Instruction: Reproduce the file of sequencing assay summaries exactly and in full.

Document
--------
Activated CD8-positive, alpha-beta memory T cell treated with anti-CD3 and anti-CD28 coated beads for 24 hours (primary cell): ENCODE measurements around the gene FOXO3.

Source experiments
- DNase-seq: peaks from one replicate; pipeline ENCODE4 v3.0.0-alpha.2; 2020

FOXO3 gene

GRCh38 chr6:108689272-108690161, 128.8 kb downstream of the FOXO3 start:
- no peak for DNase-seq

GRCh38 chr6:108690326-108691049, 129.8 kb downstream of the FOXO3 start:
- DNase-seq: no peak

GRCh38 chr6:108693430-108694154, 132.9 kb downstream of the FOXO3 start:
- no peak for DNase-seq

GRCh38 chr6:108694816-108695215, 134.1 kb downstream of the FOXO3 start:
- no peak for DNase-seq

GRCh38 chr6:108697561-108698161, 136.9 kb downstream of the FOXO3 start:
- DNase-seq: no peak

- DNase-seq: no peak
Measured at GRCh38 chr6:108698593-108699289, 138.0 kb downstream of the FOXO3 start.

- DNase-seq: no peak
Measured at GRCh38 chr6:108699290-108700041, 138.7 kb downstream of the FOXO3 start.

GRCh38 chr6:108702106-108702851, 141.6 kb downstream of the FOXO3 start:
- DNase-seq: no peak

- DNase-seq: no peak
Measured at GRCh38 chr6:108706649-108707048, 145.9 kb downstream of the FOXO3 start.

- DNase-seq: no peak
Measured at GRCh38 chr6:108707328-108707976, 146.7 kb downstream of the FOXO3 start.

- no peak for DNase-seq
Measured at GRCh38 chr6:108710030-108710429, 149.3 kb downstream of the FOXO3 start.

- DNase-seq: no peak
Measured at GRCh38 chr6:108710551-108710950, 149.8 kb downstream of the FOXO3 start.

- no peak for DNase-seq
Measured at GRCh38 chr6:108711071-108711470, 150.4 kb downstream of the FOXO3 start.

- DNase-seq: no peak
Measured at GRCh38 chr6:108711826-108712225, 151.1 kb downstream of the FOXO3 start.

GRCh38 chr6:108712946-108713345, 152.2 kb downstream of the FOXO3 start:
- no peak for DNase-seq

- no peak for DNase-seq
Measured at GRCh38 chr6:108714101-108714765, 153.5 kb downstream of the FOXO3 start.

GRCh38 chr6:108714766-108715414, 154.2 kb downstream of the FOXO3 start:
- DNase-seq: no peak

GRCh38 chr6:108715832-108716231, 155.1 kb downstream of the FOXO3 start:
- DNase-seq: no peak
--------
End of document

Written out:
Activated CD8-positive, alpha-beta memory T cell treated with anti-CD3 and anti-CD28 coated beads for 24 hours (primary cell): ENCODE measurements around the gene FOXO3.

Source experiments
- DNase-seq: peaks from one replicate; pipeline ENCODE4 v3.0.0-alpha.2; 2020

FOXO3 gene

GRCh38 chr6:108689272-108690161, 128.8 kb downstream of the FOXO3 start:
- no peak for DNase-seq

GRCh38 chr6:108690326-108691049, 129.8 kb downstream of the FOXO3 start:
- DNase-seq: no peak

GRCh38 chr6:108693430-108694154, 132.9 kb downstream of the FOXO3 start:
- no peak for DNase-seq

GRCh38 chr6:108694816-108695215, 134.1 kb downstream of the FOXO3 start:
- no peak for DNase-seq

GRCh38 chr6:108697561-108698161, 136.9 kb downstream of the FOXO3 start:
- DNase-seq: no peak

- DNase-seq: no peak
Measured at GRCh38 chr6:108698593-108699289, 138.0 kb downstream of the FOXO3 start.

- DNase-seq: no peak
Measured at GRCh38 chr6:108699290-108700041, 138.7 kb downstream of the FOXO3 start.

GRCh38 chr6:108702106-108702851, 141.6 kb downstream of the FOXO3 start:
- DNase-seq: no peak

- DNase-seq: no peak
Measured at GRCh38 chr6:108706649-108707048, 145.9 kb downstream of the FOXO3 start.

- DNase-seq: no peak
Measured at GRCh38 chr6:108707328-108707976, 146.7 kb downstream of the FOXO3 start.

- no peak for DNase-seq
Measured at GRCh38 chr6:108710030-108710429, 149.3 kb downstream of the FOXO3 start.

- DNase-seq: no peak
Measured at GRCh38 chr6:108710551-108710950, 149.8 kb downstream of the FOXO3 start.

- no peak for DNase-seq
Measured at GRCh38 chr6:108711071-108711470, 150.4 kb downstream of the FOXO3 start.

- DNase-seq: no peak
Measured at GRCh38 chr6:108711826-108712225, 151.1 kb downstream of the FOXO3 start.

GRCh38 chr6:108712946-108713345, 152.2 kb downstream of the FOXO3 start:
- no peak for DNase-seq

- no peak for DNase-seq
Measured at GRCh38 chr6:108714101-108714765, 153.5 kb downstream of the FOXO3 start.

GRCh38 chr6:108714766-108715414, 154.2 kb downstream of the FOXO3 start:
- DNase-seq: no peak

GRCh38 chr6:108715832-108716231, 155.1 kb downstream of the FOXO3 start:
- DNase-seq: no peak